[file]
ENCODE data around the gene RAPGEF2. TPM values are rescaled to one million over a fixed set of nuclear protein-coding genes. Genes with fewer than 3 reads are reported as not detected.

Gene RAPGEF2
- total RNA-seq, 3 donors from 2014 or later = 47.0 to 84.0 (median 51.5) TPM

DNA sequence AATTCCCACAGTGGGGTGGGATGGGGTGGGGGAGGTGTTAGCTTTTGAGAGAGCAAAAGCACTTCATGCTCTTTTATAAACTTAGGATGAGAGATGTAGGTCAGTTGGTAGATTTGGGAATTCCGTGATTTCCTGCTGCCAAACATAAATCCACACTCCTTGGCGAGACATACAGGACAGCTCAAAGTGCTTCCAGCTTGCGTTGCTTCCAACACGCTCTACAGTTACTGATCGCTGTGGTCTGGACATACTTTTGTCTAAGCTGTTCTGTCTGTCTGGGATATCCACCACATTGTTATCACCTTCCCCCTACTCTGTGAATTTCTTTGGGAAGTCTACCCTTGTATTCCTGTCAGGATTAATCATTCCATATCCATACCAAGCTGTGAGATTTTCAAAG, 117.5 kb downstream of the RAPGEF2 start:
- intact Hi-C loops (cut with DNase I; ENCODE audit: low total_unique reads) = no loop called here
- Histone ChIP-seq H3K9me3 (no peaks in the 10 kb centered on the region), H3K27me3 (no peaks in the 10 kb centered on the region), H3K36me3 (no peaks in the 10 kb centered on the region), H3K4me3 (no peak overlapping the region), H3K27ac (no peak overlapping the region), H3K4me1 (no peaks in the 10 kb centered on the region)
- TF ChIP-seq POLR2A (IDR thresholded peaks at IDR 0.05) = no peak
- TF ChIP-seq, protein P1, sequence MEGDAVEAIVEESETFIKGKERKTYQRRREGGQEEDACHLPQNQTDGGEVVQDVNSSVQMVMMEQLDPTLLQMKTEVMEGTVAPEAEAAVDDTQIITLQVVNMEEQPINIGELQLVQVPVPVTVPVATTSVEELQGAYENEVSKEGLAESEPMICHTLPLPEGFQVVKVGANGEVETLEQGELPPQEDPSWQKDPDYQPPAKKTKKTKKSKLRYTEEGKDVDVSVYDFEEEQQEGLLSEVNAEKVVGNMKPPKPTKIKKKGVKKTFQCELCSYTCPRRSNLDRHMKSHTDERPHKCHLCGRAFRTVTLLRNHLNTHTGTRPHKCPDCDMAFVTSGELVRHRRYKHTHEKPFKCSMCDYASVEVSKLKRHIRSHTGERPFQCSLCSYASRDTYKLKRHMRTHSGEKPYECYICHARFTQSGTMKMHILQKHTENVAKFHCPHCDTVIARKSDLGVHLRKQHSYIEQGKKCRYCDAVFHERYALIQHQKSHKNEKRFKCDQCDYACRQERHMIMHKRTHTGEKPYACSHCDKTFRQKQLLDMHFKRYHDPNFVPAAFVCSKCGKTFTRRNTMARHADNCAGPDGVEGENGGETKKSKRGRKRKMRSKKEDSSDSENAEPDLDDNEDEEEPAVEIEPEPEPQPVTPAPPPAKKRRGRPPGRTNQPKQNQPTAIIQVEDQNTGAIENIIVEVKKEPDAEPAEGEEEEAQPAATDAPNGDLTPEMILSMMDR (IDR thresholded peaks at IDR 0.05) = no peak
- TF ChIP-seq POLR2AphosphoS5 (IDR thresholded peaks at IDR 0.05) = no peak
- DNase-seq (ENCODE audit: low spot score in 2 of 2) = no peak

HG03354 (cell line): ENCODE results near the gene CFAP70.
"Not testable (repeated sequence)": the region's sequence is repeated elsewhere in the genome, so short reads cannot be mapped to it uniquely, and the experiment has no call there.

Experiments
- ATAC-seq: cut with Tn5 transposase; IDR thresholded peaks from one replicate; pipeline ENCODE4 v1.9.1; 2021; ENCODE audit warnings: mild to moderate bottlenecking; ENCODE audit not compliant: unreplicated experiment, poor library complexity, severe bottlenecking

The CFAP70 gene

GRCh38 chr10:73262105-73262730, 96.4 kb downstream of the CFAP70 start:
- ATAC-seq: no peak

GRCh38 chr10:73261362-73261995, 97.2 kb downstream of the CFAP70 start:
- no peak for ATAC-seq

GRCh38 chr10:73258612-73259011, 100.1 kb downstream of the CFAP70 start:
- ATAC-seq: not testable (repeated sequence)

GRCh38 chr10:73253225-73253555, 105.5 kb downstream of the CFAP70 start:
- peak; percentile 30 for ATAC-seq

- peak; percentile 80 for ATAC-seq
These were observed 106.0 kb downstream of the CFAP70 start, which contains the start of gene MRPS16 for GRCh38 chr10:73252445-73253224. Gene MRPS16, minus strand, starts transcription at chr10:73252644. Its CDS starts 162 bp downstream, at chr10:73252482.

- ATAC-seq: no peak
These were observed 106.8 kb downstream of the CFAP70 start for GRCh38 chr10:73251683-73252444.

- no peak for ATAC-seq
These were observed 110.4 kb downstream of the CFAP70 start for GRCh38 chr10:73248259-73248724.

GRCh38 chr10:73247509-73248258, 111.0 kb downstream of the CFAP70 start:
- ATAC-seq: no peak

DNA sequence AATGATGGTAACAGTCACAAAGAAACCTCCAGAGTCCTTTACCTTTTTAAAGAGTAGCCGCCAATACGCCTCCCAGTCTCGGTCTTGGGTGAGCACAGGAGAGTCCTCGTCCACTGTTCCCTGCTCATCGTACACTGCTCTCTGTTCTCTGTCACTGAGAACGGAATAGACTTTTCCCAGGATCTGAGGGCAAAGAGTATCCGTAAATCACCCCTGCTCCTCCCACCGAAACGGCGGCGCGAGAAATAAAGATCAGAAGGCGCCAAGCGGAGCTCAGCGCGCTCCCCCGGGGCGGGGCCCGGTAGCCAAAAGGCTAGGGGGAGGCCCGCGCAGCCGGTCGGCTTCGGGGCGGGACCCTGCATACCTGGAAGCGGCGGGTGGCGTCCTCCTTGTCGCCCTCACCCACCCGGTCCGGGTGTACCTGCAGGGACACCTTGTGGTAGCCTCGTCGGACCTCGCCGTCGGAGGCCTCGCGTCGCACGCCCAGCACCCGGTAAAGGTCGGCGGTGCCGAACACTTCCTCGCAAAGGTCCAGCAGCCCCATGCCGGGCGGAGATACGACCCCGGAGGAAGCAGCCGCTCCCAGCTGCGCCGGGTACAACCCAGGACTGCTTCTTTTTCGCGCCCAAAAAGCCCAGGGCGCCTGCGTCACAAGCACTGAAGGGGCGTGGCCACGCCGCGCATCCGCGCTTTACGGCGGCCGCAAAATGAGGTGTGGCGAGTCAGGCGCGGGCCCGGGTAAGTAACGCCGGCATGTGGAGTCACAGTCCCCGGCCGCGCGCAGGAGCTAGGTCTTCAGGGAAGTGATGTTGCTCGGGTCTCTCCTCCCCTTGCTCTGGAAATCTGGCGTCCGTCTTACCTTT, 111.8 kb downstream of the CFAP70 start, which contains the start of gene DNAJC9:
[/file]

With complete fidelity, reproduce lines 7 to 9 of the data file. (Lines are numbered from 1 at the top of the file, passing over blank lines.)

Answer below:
- TF ChIP-seq POLR2A (IDR thresholded peaks at IDR 0.05) = no peak
- TF ChIP-seq, protein P1, sequence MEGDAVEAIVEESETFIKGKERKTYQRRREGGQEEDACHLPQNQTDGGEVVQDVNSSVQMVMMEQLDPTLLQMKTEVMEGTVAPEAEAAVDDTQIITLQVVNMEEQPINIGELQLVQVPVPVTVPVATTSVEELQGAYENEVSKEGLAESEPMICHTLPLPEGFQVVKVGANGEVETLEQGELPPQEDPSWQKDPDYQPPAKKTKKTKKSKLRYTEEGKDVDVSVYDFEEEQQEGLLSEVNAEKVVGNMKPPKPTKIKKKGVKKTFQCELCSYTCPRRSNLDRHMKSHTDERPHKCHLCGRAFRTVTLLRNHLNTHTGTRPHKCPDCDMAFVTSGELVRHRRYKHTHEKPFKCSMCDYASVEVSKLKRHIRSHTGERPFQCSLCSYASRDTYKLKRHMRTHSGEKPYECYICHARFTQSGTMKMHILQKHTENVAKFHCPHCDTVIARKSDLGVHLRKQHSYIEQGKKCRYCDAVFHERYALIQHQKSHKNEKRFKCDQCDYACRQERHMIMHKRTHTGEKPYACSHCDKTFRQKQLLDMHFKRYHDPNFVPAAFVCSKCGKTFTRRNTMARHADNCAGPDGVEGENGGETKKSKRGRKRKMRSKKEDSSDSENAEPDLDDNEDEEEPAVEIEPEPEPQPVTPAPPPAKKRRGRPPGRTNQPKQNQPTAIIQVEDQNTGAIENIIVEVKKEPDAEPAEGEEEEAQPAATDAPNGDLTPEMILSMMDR (IDR thresholded peaks at IDR 0.05) = no peak
- TF ChIP-seq POLR2AphosphoS5 (IDR thresholded peaks at IDR 0.05) = no peak